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1 Scaling up early childhood development A review and analysis of Education Sector Plans in Africa CIES Conference March 22, 2009.

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Presentation on theme: "1 Scaling up early childhood development A review and analysis of Education Sector Plans in Africa CIES Conference March 22, 2009."— Presentation transcript:

1 1 Scaling up early childhood development A review and analysis of Education Sector Plans in Africa CIES Conference March 22, 2009

2 2 Overview of Presentation I.Boosting ECD in the development agenda in Africa II.Current status of children and ECD in selected countries III.Analysis of Education Sector Plans: Trends and issues IV.Lessons for mainstreaming ECD within Education Sector Programs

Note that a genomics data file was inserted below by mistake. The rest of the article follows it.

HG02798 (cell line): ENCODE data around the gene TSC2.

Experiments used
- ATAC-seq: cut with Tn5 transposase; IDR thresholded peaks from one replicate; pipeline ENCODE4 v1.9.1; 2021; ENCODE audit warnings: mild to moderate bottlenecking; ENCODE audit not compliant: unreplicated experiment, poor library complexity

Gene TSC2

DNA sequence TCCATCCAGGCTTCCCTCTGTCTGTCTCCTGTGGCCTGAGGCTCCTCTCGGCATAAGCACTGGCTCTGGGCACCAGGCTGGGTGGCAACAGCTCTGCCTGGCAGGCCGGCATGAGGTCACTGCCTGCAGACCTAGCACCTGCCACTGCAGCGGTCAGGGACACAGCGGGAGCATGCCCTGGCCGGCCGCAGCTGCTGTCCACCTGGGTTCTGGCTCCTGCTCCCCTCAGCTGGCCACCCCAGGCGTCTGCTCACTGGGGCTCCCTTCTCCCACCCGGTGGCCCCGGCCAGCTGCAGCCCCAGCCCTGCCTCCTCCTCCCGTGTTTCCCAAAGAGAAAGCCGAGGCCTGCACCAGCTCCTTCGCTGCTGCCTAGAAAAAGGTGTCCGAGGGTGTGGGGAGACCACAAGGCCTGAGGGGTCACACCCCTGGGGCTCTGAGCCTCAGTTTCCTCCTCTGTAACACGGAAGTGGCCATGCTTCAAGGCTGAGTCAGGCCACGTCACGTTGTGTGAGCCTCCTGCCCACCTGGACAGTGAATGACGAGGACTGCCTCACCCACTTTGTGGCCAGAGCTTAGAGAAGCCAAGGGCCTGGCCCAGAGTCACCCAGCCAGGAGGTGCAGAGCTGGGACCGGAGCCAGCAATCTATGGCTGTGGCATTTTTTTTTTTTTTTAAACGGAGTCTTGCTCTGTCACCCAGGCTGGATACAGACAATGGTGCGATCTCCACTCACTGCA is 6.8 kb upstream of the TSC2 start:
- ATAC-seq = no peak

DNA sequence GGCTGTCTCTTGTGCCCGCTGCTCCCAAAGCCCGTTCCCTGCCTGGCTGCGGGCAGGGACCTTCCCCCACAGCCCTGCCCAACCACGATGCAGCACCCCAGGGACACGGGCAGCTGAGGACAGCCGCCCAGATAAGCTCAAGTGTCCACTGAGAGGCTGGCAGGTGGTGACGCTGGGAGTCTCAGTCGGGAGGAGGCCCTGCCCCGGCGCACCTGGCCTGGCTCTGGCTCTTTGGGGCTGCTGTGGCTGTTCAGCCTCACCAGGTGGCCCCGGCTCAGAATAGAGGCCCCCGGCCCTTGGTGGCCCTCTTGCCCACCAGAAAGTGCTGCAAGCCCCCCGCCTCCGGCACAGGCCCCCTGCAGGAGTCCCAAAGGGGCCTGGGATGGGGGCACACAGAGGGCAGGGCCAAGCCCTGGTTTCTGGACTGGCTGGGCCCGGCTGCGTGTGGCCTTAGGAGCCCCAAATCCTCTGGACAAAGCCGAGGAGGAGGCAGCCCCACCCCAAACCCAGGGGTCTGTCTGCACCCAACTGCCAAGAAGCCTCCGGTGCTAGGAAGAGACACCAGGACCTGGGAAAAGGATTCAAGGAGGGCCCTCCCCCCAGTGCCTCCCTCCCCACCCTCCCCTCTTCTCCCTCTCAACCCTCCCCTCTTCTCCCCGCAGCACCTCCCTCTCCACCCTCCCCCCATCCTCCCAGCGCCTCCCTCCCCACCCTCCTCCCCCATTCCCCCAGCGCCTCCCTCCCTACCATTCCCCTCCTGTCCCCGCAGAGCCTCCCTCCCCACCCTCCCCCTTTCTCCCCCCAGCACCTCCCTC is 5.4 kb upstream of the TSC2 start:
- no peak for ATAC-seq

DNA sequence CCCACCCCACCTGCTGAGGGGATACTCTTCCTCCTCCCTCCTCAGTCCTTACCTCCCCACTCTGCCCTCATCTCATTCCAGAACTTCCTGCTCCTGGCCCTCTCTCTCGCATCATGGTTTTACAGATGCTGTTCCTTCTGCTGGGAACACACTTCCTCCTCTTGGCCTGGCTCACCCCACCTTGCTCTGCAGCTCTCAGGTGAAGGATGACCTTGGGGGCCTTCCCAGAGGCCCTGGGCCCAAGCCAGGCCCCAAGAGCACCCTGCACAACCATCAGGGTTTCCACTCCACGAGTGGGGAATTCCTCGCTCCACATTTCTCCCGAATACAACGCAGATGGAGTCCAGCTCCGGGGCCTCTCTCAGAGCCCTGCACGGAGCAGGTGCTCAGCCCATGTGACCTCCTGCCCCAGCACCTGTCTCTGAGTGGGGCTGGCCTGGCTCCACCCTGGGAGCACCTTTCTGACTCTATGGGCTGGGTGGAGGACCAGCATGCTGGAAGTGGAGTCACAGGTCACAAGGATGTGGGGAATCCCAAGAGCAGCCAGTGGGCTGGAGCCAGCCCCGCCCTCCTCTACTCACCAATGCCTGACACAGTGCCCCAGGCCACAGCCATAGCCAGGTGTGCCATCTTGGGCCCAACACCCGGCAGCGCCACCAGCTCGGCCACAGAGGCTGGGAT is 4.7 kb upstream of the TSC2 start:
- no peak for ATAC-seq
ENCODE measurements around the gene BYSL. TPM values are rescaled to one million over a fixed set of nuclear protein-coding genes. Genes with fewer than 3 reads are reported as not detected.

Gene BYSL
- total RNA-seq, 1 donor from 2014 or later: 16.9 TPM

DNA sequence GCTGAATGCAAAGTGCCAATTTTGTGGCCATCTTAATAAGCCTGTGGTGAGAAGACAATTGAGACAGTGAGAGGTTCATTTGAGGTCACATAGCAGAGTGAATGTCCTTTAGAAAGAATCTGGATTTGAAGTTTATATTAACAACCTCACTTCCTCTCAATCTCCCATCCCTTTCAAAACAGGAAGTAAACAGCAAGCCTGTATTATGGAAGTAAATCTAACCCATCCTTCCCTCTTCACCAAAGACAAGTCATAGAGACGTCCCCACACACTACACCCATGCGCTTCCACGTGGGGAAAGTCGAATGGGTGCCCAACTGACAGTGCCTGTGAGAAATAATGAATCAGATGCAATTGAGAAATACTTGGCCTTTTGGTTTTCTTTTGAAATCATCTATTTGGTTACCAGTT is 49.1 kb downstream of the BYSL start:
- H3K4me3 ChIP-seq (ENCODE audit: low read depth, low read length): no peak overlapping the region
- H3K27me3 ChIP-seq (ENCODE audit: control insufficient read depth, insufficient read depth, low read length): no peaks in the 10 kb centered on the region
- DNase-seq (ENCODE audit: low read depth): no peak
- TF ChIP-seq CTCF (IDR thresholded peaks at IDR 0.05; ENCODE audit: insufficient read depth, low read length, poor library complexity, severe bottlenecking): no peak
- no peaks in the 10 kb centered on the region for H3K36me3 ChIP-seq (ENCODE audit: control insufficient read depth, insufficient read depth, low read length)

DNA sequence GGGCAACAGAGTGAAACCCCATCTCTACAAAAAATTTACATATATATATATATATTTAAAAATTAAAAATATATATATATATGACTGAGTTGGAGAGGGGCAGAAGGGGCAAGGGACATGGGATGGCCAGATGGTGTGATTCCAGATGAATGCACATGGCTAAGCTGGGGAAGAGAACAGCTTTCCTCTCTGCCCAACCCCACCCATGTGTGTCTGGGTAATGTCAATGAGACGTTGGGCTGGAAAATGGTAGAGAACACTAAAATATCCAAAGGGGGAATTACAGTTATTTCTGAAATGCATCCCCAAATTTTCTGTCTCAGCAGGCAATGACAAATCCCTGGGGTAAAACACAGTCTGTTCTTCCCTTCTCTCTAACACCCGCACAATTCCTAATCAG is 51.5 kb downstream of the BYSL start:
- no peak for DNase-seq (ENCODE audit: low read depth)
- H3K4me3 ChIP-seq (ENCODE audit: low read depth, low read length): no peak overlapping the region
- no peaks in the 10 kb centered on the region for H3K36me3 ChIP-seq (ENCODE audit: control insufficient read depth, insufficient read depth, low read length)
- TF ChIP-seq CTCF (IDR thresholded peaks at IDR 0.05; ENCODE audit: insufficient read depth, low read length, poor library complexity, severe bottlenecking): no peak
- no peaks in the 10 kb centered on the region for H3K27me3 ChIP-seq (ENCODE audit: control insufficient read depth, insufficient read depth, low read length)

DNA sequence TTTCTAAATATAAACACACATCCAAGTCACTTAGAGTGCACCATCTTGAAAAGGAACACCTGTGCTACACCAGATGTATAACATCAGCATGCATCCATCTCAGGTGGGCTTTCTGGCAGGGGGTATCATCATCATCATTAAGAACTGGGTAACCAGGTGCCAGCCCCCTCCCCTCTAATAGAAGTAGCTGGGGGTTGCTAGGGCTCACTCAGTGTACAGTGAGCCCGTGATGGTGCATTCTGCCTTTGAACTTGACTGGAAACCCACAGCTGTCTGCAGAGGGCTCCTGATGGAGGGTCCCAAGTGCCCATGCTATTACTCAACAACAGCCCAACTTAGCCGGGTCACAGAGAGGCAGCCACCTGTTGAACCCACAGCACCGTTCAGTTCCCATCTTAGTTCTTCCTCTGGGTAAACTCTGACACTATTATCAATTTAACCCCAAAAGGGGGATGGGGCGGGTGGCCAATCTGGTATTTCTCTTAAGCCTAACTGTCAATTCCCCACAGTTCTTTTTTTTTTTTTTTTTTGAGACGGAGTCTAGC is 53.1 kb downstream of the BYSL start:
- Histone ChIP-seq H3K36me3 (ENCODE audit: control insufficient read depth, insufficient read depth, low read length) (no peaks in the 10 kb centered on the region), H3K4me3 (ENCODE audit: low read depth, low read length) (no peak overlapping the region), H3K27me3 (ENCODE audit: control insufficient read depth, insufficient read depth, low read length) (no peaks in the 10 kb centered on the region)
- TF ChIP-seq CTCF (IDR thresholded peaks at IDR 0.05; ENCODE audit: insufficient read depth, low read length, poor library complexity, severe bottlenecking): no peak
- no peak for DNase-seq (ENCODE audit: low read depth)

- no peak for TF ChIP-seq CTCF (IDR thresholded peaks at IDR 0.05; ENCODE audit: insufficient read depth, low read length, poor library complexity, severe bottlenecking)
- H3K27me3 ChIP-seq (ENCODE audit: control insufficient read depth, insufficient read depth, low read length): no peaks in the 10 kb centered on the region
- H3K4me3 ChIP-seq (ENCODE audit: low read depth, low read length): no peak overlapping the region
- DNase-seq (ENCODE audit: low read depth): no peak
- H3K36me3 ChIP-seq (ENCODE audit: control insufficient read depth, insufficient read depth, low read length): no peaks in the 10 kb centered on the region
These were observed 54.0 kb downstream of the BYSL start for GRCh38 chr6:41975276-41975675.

3 3 I. Boosting ECD in the development agenda in Africa

4 4 Quality ECD improves education outcomes Better access to primary school Lower retention in primary school Improved gender equity in education Lower repetition rates Better language development Higher achievement in education

5 5 Pre-primary participation can help improve primary completion rates

6 6 …but Africa lags behind in pre-primary enrolment Developed/transition countries Latin America/Caribbean East Asia/Pacific South and West Asia Arab States Sub-Saharan Africa Regional GER is 14% vs. 40% globally Source: EFA Global Monitoring Report, 2007

7 7 Improve quality Promote school readiness oThe quality of interaction between carer and child is the single most important determinant of program success Source: EFA Global Monitoring Report, 2007 Promoting school readiness also means making schools ready for children